They could have gone on for days, telling their stories about the day-to-day stresses, like choosing between eating and keeping the lights on, taking on a night shift to pay for daycare, or maybe skipping lunch so your kids can eat today. The New York State Labor Department’s fast-food wage board heard many workers on Monday talk about the creative ways they survived on fast food wages in the city, but all of these stories concluded with a simple demand: $15 an hour.
Julia Andino, a 20-year-old single mother with tired eyes, said her job at McDonald’s paid so little, she had to “pick and choose what bills you have to go through.” Her application for public assistance had been rejected, she added, because, she was told, “I was able to pick up a second job if needed. I can’t do it. My son’s only 3…. How are you supposed to get two jobs, go to school, try to pay your bills, but no one’s home, feeding and taking care of your kid? It’s impossible.”
Not long ago, $15 an hour for a “burger-flipping” gig would have sounded impossible too. But now, pressed by a nationwide grassroots labor movement, Governor Andrew Cuomo’s wage board is potentially poised to nearly double the base wage for a fast-food labor force of nearly 165,000 people statewide.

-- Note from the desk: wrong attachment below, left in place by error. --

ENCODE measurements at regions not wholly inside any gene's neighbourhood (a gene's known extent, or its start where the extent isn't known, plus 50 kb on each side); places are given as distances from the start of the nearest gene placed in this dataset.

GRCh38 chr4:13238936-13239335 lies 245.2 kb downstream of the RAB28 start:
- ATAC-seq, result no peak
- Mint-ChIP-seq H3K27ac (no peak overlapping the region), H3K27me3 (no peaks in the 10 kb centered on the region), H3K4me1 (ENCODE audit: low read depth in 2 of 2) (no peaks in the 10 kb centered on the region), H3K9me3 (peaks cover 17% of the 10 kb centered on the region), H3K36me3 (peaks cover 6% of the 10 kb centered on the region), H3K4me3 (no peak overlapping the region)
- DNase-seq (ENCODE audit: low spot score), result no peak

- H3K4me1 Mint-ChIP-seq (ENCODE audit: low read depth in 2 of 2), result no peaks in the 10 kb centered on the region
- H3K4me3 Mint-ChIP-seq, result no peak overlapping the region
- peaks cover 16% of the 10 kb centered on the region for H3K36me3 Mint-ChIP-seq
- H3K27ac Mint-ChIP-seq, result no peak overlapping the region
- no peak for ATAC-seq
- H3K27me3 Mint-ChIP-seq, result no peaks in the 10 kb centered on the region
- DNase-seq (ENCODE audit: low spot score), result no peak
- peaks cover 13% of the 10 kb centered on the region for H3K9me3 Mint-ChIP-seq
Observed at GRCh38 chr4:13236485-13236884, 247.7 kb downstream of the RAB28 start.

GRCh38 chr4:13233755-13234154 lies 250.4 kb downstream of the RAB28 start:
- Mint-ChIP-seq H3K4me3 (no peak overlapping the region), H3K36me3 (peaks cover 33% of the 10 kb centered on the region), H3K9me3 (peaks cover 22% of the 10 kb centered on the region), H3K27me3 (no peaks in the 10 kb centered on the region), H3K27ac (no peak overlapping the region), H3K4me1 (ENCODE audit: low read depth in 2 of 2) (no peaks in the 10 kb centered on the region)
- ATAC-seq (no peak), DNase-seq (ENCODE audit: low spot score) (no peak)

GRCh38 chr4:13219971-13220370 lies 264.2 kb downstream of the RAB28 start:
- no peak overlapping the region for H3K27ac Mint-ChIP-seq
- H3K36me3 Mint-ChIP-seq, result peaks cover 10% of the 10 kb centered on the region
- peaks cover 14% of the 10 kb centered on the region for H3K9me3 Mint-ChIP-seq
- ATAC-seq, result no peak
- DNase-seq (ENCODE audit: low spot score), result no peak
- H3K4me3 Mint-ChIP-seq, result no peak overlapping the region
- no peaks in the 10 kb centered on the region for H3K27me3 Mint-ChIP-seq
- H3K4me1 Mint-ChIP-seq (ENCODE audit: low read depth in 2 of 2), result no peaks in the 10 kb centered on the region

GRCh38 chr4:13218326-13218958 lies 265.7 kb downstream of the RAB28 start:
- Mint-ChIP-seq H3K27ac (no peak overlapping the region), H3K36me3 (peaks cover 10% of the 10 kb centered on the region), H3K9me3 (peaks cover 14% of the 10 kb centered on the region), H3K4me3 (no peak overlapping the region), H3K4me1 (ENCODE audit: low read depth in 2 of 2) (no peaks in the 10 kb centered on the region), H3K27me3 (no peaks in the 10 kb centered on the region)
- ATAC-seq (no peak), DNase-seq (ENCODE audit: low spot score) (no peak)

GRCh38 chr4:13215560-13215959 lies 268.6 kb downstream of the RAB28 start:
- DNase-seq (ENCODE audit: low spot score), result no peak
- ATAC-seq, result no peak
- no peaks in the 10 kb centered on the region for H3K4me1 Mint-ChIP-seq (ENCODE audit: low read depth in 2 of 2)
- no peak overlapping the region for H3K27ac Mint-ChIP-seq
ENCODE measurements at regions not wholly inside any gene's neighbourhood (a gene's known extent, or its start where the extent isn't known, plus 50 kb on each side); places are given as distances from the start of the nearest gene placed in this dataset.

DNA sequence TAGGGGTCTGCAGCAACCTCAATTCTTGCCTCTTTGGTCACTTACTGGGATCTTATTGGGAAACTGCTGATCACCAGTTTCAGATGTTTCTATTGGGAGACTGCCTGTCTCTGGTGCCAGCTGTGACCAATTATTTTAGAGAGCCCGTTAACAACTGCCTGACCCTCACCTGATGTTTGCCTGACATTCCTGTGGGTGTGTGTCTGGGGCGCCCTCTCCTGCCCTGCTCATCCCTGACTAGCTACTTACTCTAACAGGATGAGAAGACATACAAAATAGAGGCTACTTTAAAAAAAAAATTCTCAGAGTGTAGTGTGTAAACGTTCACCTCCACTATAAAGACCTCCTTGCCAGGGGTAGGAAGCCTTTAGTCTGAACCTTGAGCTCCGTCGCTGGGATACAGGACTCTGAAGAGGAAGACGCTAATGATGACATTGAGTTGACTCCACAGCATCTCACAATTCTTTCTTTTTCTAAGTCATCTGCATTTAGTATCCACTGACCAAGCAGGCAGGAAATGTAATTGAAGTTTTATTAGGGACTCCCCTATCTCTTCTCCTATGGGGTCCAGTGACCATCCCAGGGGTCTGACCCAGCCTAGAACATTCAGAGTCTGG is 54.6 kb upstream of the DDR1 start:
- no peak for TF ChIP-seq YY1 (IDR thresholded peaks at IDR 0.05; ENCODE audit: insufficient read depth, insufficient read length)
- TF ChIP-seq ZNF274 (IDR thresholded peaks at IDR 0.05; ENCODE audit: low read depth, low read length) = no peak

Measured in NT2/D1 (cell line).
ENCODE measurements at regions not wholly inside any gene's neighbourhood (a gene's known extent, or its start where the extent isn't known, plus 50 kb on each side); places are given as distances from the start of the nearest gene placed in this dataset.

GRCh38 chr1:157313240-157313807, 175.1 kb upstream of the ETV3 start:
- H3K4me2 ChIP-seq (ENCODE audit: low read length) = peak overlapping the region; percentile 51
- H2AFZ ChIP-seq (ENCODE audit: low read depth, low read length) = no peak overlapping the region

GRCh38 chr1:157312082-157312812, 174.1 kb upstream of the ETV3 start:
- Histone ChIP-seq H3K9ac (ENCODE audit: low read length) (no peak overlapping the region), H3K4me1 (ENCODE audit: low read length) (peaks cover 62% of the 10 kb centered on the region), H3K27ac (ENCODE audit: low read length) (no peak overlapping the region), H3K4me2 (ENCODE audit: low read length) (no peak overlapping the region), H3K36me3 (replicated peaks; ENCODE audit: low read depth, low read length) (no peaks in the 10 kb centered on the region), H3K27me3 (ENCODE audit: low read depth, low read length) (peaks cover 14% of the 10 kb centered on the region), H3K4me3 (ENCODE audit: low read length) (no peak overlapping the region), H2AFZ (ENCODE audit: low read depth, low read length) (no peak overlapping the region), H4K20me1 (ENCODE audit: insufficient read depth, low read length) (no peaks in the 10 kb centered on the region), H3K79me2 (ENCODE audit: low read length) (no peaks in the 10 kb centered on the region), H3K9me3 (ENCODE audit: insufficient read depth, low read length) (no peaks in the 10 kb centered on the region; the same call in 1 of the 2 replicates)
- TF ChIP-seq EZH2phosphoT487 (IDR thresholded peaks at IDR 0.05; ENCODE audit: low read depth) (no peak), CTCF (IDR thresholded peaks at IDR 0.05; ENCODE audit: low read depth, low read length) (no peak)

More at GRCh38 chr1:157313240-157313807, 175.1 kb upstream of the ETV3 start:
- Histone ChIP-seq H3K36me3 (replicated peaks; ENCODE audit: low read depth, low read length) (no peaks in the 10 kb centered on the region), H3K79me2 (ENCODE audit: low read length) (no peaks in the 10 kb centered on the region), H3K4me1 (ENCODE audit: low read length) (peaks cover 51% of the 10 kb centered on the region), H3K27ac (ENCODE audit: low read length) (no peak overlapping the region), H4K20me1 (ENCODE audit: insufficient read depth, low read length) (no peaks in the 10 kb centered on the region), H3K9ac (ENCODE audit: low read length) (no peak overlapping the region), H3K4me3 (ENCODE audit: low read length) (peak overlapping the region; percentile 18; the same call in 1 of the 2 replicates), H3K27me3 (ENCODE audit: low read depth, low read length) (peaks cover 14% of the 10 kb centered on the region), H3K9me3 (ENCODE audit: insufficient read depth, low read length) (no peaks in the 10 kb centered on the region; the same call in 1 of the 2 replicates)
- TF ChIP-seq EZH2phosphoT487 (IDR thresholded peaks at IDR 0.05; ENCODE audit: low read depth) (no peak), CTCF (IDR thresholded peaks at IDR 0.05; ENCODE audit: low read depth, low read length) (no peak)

The hearing at New York University sometimes had the feel of a group therapy session, as workers described their day-to-day misery before the panel—comprised of three appointees representing labor, business, and civil society—and their movement compatriots murmured supportive words from the audience.
Under crushing financial pressure, some of Julia’s coworkers were prone to anxiety attacks at work she said: “If you would ask me what I’d do tomorrow, I wouldn’t even tell you, I can’t survive today.”
Following a groundbreaking $15 minimum-wage law that just passed in Los Angeles, a pay raise couldn’t come soon enough for New York’s fast-food workers, who earn on average under $16,000 a year. Contrary to stereotypes, most have at least a high school–level education, and more than 85 percent are aged 19 or older.
Back in 2012, the first fast-food-worker activists in New York were ridiculed for demanding a living wage. Now that the call for “15 and a Union” has ricocheted around the world and returned to its home turf, that isn’t just a viable proposal, it seems like low-hanging political fruit: Given the dysfunctional gridlock in Albany, a big wage boost might be seen as a relatively easy populist measure for the Governor, since the wage board lets him bypass the legislature.